(Wily West’s production of “Gorgeous Hussy” plays at The Exit Theatre on July 26 and August 1, 3, 9, 15 and 16, 2013.)
Fans of Joan Crawford will find delight with Morgan Ludlow’s new two-hander. As the elderly movie star, Susan Jackson gives a fine impersonation, convincing us that we are in the presence of cinematic royalty. As her interviewer, Ryan Hayes gives a performance that is full of unexpected twists and surprises.
Quinn Whitaker’s set of a luxury hotel room helps to create the illusion of reality. As details of Ms. Crawford’s storied career unfold in the interview, a slide show of movie stills projected against a cyclorama is a delight for film nostalgia buffs. But Ludlow’s script does not stop with the details of Ms. Crawford’s career. In a clever twist, he has the movie star turn the interview upside down.
Frustrated with her failure to fully communicate with her interviewer, and tired of being manipulated, Ludlow’s Crawford presents the naive journalist with an interesting proposition: she will turn him intoJoan Crawford with the magic of costume and makeup. After all, she insists, “Joan Crawford” is a creation of artifice, not a real person at all, and she can prove it.
This exploration of artifice and self creation, the roots of identity public and private, is the real theme of the play, rather than the film history which is so carefully exploited.
For the second act, Mr. Hayes performs in drag as Joan Crawford, while the character of Joan, now looking completely different sans makeup and wig, plays the role of interviewer. Who’s the star now? Who is Joan, really? A character who can be played by anybody, or a real person? A sympathetic friend or some sort of evil witch? As these questions are explored, the play holds our interest and stimulates our imaginations.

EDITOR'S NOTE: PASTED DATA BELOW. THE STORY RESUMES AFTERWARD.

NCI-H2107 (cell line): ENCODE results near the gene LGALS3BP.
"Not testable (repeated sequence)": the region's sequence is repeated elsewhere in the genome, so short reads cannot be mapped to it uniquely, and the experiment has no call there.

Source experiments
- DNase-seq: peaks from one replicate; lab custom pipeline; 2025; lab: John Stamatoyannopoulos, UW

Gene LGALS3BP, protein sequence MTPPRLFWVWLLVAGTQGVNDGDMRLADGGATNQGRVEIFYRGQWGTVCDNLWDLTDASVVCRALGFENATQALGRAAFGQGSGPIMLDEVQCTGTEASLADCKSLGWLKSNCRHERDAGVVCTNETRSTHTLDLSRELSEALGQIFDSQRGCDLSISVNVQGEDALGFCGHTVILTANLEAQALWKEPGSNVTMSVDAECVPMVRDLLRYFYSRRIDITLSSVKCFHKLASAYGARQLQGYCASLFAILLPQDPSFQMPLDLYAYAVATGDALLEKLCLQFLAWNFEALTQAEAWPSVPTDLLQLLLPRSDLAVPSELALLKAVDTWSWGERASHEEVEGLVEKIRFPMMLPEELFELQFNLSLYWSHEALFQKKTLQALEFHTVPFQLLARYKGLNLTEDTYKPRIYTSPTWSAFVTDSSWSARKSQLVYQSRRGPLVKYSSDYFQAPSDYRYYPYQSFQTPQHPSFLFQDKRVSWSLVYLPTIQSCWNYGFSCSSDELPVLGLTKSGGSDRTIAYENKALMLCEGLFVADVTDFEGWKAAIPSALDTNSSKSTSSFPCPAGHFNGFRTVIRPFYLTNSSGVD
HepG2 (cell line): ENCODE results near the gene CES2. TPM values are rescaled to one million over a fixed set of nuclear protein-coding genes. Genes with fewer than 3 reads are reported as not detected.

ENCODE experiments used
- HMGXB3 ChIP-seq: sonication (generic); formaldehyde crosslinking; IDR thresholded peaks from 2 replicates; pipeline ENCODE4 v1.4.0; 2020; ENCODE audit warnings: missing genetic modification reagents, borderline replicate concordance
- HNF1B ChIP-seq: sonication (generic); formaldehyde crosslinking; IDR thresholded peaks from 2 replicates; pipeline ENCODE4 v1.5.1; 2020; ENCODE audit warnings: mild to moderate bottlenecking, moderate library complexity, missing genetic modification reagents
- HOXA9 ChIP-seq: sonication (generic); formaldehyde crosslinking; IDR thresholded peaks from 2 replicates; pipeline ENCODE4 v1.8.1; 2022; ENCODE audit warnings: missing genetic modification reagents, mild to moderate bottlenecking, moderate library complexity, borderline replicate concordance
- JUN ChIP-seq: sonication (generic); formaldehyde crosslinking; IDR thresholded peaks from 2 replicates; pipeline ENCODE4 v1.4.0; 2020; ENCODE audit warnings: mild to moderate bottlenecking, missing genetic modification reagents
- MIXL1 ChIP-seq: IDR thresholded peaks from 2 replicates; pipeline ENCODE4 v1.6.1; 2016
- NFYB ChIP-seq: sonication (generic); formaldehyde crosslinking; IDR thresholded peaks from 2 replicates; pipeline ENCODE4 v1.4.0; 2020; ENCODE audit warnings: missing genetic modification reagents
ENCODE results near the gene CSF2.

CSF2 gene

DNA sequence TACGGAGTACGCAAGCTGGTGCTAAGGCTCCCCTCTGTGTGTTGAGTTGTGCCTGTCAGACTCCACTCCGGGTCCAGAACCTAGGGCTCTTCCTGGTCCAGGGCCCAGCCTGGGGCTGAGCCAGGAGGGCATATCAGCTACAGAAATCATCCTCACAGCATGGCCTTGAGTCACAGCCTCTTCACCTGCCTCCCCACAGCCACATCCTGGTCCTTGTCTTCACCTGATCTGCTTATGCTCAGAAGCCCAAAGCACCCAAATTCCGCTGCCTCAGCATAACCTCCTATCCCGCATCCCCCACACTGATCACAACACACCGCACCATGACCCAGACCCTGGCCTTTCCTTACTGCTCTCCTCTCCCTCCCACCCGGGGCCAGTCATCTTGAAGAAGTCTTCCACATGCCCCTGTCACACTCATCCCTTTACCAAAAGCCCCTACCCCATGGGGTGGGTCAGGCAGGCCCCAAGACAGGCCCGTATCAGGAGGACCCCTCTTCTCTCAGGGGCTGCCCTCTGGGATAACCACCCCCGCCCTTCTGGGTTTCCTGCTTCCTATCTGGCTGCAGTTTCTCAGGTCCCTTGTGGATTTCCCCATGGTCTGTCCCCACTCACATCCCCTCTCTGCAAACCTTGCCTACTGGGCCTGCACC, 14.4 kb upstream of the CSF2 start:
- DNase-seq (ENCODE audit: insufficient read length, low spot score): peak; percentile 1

Jackson’s impersonation of the movie star and Hayes’s drag turn are very amusing, as is the informative material on Crawford’s career. But, alas, I left the theater with the feeling that an opportunity had been missed.
By focussing so much on the factual details of a real career, the deeper themes opened up by the situation are left relatively unexplored. The mechanics of the slide show, and the constant return to lengthy exposition on the real history of Hollywood and details of studio life repeatedly move the script away from the real drama about fact and fiction, true identity and mask, history and imagined recreation. I rather wish that playwright Ludlow had left Joan Crawford behind and instead created an imaginary movie star so that his play would not be burdened by all that “true” information he apparently feels compelled to work in. It anchors this ship too heavily; it never sets sail onto the high seas.
As it stands, though, it definitely entertains and is worth seeing.
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“Gorgeous Hussy: An Interview with Joan Crawford” by Morgan Ludlow, produced by Wily West Productions. Director: Brady Brophy-Hilton. Lead Design: Quinn Whitaker. Technical Direction: Wes Cayabyab.
Susan Jackson: Joan. Ryan Hayes: Roy.
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